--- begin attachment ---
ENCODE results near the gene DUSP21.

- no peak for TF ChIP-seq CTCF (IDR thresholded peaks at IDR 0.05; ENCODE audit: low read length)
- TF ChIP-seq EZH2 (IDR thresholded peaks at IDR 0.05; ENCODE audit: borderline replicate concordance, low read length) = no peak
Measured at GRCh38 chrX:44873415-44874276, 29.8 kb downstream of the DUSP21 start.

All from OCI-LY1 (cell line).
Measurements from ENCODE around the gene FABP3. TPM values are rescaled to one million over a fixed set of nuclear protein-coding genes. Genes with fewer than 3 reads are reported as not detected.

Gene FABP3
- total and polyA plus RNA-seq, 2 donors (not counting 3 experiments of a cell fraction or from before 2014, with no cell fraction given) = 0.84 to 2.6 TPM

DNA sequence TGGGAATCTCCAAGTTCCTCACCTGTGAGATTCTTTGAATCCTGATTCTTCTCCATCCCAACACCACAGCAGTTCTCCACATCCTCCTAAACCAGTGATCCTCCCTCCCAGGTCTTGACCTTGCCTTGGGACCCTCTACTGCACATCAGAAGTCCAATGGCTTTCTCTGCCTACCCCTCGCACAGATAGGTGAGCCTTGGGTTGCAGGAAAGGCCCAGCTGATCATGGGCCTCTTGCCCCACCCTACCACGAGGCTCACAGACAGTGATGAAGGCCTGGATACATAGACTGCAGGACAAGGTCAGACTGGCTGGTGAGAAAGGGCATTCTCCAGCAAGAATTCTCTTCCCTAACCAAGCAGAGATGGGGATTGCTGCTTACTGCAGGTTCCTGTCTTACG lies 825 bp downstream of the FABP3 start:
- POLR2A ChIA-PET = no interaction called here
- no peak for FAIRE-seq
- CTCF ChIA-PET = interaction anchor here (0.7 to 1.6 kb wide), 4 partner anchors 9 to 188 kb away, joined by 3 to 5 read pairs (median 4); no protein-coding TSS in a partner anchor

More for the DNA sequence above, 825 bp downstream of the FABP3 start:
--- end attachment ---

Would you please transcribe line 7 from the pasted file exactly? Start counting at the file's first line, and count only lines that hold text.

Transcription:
Gene FABP3